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MoD told by Supreme Court it does have a 'duty of care' to provide proper equipment

MoD told by Supreme Court it does have a 'Duty Of Care' to provide proper equipment to soldiers going to war

Posted on 19 June 2013

The MoD has lost its Supreme Court challenge against an earlier Appeal Court judgment, which forced it to recognise that it owes a duty of care to provide adequate equipment to service personnel engaged in military operations. 
The Supreme Court refused to allow the MoD to argue that it owes no duty of care to the ‘Challenger Claimants’ to properly equip them and their Challenger tanks from friendly fire attack.
The ‘Challenger claimants’ include the widow of Cpl Stephen Allbutt, who was killed when the Challenger II tank he was in came under fire from another British Challenger II tank on the 4th day of the Iraq war in 2003.
The group also includes Cpl Dan Twiddy and Trooper Andy Julien, who suffered severe injuries in the incident.
The Court dismissed the MoD’s contention that there is no duty owed to the Claimants by virtue of combat immunity because their deaths and injuries were suffered in the battlefield.
Lord Hope, in delivering the majority judgment said: “The Challenger claims are about alleged failures in training, including pre-deployment and in-theatre training, and the provision of technology and equipment. They are directed to things that the claimants say should have been done long before the soldiers crossed the start line at the commencement of hostilities [para 91]
“…These activities are sufficiently far removed from the pressures and risks of active operations against the enemy for it to not to be unreasonable to expect a duty of care to be exercised, so long as the standard of care that is imposed has regard to the nature of these activities and to their circumstances. For this reason I would hold that the Challenger claims are not within the scope of the doctrine, that they should not be struck out on this ground and that the MOD should not be permitted, in the case of these claims, to maintain this argument” [para 95]
Shubhaa Srinivasan, from law firm Leigh Day who represents all the Challenger claimants, said: “We are extremely pleased with the decision. The highest court in the land has now ruled the MoD, as employer must accept that it owes a duty of care to properly equip service personnel who go to war. We have constantly argued that the MOD’s position is morally and legally indefensible.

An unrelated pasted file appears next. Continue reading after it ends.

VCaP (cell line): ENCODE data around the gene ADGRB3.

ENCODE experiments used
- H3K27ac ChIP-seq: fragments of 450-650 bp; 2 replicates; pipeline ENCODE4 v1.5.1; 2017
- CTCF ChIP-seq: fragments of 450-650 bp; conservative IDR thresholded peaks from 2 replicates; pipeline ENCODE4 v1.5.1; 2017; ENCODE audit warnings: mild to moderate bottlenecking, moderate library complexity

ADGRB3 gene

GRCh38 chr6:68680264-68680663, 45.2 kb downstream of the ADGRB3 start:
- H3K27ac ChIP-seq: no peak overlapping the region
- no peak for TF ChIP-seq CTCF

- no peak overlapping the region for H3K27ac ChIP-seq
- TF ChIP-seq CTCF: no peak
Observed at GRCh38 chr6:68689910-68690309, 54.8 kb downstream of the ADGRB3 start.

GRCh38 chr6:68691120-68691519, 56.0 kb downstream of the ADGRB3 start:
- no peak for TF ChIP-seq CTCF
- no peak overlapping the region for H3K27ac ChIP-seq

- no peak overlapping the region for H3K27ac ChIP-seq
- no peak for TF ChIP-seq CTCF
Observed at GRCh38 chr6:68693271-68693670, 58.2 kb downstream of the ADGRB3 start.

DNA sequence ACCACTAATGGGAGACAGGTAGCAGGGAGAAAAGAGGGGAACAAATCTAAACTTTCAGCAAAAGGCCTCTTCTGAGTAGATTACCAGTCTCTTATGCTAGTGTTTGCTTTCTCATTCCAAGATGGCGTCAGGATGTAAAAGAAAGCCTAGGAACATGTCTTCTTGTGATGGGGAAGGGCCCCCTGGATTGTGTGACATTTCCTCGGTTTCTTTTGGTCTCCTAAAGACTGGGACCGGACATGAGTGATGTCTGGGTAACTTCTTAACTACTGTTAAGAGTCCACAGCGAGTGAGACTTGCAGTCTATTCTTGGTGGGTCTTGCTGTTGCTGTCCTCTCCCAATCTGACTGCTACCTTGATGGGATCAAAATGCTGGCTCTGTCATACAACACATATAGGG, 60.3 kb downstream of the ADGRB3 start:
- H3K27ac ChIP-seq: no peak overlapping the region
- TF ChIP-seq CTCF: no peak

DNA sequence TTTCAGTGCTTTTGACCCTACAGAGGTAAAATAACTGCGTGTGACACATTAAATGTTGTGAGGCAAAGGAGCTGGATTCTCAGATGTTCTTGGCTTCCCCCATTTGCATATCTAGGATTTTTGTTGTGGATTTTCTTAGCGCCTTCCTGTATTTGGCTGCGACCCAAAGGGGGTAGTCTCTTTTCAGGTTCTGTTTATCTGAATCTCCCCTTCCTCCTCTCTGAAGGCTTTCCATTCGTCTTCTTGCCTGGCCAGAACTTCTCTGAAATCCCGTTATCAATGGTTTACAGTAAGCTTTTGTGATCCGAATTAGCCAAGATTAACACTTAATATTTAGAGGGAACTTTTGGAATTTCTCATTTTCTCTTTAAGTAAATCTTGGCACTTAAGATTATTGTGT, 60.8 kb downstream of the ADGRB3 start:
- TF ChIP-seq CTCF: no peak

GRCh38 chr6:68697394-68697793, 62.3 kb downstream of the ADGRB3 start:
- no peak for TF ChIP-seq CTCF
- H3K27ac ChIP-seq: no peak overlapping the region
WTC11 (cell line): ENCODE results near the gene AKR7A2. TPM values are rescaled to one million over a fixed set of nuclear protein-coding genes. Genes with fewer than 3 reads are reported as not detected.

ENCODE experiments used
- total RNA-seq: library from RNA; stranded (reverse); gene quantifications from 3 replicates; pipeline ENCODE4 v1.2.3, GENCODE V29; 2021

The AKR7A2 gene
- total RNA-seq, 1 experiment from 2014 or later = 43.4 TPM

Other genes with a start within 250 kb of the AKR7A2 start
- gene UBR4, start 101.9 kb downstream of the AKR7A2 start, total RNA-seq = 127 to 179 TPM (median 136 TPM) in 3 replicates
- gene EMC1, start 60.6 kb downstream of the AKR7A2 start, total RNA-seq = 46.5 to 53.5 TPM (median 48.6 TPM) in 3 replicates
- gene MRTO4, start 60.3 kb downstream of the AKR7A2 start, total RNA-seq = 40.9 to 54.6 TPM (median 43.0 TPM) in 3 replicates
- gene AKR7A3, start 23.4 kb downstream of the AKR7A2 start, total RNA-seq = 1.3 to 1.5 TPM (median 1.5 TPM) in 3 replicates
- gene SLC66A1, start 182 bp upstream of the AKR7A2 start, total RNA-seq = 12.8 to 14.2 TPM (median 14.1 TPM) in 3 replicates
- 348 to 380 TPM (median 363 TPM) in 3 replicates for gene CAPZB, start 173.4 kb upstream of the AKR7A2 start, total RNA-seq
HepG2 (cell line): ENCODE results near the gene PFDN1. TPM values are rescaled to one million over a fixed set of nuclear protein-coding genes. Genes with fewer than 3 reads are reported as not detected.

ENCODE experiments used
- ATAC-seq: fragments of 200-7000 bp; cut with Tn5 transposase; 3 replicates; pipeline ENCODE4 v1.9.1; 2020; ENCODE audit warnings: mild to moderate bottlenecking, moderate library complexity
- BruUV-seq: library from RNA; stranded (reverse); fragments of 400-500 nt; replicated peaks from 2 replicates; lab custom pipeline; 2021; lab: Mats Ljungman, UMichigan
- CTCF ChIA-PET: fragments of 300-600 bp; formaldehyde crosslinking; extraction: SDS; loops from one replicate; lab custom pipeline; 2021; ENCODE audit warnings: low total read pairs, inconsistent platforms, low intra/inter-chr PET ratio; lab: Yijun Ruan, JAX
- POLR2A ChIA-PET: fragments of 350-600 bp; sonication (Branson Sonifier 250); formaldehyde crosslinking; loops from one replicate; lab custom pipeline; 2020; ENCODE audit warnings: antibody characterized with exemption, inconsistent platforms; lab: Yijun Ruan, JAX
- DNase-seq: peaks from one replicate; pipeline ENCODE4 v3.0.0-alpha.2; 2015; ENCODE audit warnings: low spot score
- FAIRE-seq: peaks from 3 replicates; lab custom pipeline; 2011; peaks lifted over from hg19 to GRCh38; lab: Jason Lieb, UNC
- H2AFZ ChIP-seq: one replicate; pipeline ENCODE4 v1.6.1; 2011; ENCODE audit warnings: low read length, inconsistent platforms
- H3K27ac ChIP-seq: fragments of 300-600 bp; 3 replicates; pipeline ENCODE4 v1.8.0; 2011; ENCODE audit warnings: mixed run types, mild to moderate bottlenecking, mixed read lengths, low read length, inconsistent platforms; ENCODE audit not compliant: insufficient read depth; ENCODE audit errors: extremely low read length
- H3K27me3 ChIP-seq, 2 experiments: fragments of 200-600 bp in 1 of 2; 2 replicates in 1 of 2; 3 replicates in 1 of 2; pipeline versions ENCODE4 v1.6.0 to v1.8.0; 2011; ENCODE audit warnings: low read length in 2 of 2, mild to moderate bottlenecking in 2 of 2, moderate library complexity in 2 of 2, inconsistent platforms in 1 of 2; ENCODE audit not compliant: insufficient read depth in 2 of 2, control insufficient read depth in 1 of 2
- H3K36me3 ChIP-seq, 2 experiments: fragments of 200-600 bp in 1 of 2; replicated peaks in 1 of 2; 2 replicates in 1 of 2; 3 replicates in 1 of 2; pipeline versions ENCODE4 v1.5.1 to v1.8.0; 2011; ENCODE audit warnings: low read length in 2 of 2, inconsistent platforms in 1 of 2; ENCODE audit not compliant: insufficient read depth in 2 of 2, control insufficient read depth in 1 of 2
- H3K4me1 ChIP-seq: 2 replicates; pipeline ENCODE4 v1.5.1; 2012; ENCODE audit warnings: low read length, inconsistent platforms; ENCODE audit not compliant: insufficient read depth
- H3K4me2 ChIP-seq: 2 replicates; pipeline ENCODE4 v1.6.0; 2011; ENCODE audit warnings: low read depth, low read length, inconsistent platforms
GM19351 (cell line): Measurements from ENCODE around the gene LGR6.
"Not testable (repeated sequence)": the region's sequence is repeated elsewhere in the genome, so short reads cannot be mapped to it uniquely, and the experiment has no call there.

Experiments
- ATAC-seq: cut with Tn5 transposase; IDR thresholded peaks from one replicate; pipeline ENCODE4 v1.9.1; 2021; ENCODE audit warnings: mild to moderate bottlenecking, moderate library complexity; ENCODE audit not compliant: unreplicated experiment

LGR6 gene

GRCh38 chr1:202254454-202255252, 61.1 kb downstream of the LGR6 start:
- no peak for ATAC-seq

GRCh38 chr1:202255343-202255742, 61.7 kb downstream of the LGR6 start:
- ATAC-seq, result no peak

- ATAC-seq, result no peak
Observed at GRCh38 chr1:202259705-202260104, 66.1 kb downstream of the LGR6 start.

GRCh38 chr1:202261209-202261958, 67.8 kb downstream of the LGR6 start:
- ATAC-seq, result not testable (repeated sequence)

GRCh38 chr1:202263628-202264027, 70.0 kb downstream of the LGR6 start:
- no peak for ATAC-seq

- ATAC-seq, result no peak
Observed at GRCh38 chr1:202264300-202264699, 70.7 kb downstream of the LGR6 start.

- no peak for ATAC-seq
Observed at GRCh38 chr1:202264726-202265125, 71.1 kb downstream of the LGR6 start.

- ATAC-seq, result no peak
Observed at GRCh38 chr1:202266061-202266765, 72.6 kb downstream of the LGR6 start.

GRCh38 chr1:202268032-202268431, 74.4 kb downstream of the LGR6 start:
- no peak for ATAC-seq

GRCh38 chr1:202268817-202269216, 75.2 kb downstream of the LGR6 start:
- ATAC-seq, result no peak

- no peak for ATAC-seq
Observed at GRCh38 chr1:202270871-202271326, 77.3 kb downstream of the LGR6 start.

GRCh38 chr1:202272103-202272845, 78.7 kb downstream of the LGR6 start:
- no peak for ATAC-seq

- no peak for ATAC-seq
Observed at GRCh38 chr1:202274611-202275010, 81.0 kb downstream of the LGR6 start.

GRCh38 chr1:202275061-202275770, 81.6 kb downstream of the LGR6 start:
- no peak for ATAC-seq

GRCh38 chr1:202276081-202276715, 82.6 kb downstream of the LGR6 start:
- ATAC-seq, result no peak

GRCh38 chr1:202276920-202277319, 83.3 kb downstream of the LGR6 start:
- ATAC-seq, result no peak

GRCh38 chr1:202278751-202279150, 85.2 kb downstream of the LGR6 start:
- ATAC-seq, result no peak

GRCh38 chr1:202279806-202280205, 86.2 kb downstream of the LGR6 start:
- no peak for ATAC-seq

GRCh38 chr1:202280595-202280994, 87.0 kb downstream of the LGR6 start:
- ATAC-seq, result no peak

“The claimants’ claims have always been about decisions taken on provision of adequate equipment and training to British troops which are far removed from the battlefield. This equipment ranges from the very basic such as GPS devices, to sophisticated satellite tracker systems, which the Americans had available to them.
“It seems incredible that it was often left up to soldiers themselves to buy this equipment as they felt compelled to, so as to better protect their own lives and the lives of those they were responsible for.
“The MoD argument that if they accept a duty of care it would inhibit decisions on the battlefield or undermine morale and military discipline seems to defy logic. We argue that morale can only be improved if the Army accepts this duty of care and does everything in its formidable powers to reduce the risks for service personnel on the battlefield”

Background to the case

The Supreme Court hearing was held over four days in February 2013 and saw the MoD challenge two sets of claims following a ruling from the Court of Appeal in October 2012 that negligence claims, made against it by the three Challenger Claimants and one claimant in relation to the Snatch Land Rover (the Ellis claim), can continue through the Courts.
The MoD had argued that where soldiers die or get injured in battle as a result of faulty or inadequate military equipment, the MoD owes no duty of care to them because of the combat immunity principle.
They also argued that it is not ‘fair, just and reasonable’ to impose on the MoD a duty of care to its soldiers in claims alleging provision of inadequate equipment as such claims give rise to difficult issues of procurement and questions as to the scarcity of allocation of resources, which are essentially political rather than legal matters.
Accordingly the MoD argues British courts are not the place where such matters are to be considered, such scrutiny should be left to politicians in Westminster accountable to Parliament.
However in his October judgment, in the Court of Appeal, Lord Neuberger described the MoD’s arguments to have the Challenger claims thrown out of court as ‘fatally flawed’ and agreed with the original Court ruling that the Challenger claims should continue on the grounds of negligence.
Similarly, Lord Justice Moses (in delivering the majority judgment) also allowed the negligence claims of the Ellis claims in the Snatch Land Rover cases to proceed. However, Lord Justice Moses ruled that the claims brought by the Snatch Land Rover cases on human rights grounds could not be pursued. It is this decision that is being appealed by the families of the Snatch Land Rover victims.
In response to the Snatch appeal, the MoD are arguing that if the Supreme Court is to find that the MoD is not under any obligation to protect soldiers from deaths or injury in active military operations  (under Article 2 of the Human Rights Act) then there ought to be no duty of care in negligence for such death or injury as well.
The MoD, by adopting an ‘all or nothing’ approach have brought the Challenger claims within their argument in the Supreme Court despite their initial statement that they would not appeal against the judgment in relation to the Challenger claims.